Also, if you can remember, try testing your fill water in mid summer as well. This will give you a good indication if your situation is the same as mine. The city pumps a lot of well water in summer which makes the fill water CH well over 300 ppm. Add lots of evaporation and the pool CH will rise rapidly. Solar makes this worse.
 

salinda

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Feb 26, 2008
130
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Los Gatos, CA
#6
I edited my post and saw that you had posted to the old one.

My water is balanced right now. I guess, according to Poolcalculator, that it wouldn't be balanced if the temperature went higher, right?
 

mas985

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May 3, 2007
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#7
Your fill water is pretty close to mine which probably makes sense given your location. Unfortunately, to get a CH close to 200 ppm will require replacing close to 75% of the water. 60% for 300 ppm.

Temperature has a small effect on CSI so it takes a fairly large change in temp to push it out of balance.
 

JasonLion

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May 7, 2007
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#8
Your water is fine right now. As it warms up the calcite saturation will go up. You can compensate for that by either lowering the TA, or keeping the PH on the low side, or both.
 

chem geek

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Mar 28, 2007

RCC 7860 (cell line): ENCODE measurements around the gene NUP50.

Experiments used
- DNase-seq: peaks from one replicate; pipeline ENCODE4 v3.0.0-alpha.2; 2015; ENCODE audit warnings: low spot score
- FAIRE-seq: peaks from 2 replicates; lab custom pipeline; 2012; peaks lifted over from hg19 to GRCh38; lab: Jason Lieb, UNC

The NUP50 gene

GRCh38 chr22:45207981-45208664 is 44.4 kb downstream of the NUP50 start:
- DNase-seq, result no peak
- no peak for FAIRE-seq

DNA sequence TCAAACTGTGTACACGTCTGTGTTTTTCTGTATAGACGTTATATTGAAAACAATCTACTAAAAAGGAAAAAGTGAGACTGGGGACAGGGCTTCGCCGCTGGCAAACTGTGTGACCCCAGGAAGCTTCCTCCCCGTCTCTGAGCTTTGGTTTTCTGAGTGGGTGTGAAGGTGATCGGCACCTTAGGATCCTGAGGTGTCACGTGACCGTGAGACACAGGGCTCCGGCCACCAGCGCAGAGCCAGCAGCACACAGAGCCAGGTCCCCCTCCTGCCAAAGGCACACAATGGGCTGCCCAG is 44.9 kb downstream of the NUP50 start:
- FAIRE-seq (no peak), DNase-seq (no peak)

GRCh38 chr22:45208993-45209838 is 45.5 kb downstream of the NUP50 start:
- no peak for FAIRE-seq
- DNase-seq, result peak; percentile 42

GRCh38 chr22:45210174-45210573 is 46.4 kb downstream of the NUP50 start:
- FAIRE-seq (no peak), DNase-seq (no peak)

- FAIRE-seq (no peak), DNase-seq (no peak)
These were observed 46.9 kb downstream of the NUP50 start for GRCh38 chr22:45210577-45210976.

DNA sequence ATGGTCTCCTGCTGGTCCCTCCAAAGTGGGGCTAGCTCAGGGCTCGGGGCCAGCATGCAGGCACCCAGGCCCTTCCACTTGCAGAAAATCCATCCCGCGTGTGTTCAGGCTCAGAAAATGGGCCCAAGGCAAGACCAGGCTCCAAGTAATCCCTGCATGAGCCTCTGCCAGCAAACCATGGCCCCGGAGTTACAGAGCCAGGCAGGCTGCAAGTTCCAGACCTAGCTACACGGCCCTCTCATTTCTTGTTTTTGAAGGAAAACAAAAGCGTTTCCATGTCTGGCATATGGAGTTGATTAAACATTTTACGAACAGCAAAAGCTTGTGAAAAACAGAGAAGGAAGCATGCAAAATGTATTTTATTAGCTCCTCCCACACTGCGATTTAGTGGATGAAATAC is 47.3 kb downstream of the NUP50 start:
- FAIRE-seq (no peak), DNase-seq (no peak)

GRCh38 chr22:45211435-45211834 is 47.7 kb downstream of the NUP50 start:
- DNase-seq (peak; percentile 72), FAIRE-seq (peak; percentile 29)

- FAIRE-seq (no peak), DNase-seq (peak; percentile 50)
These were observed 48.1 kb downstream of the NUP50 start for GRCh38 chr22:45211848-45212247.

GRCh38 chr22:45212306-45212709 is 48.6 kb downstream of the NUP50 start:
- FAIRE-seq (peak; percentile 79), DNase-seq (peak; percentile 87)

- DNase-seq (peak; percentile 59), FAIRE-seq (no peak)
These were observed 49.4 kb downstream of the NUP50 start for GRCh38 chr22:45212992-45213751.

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San Rafael, CA USA
#10
JasonLion said:
Your water is fine right now. As it warms up the calcite saturation will go up. You can compensate for that by either lowering the TA, or keeping the PH on the low side, or both.
Though it is still true that the Calcite Saturation Index (CSI) will go up as the water warms, it turns out that this doesn't happen as much as one would think because the pH also goes down as the water warms (and vice versa, it goes up as the water cools). I see this happen in my own pool which has an opaque safety cover so is normally very stable in pH. When the temperature of the water drops from around 88F to 50F, I've measured pH rise from around 7.5 to 7.7 or so (my spreadsheet says it should get to 7.74). When the water warms back up, the pH drops back again. The net result is that the CSI doesn't change very much -- only dropping by around 0.1 when it cools and rising by 0.1 when it warms back up.

Richard
 

JasonLion

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#11
Although the PH falls as the temperature rises, the overall range the PH is maintained in does not change. Various things will change the PH over time other than temperature. One wants to adjust TA and CH so that the CSI is still plausible throughout the normal rage of PH variation, say 7.2 to 7.8 or 7.0 to 8.0, at the higher temperature. The TA adjustment I suggested allows for these future PH variations at warmer temperatures, so it is still recommend. Given how high CH is it wouldn't hurt to lower TA even at lower temperatures, though at lower temperatures it is also fine where it is now.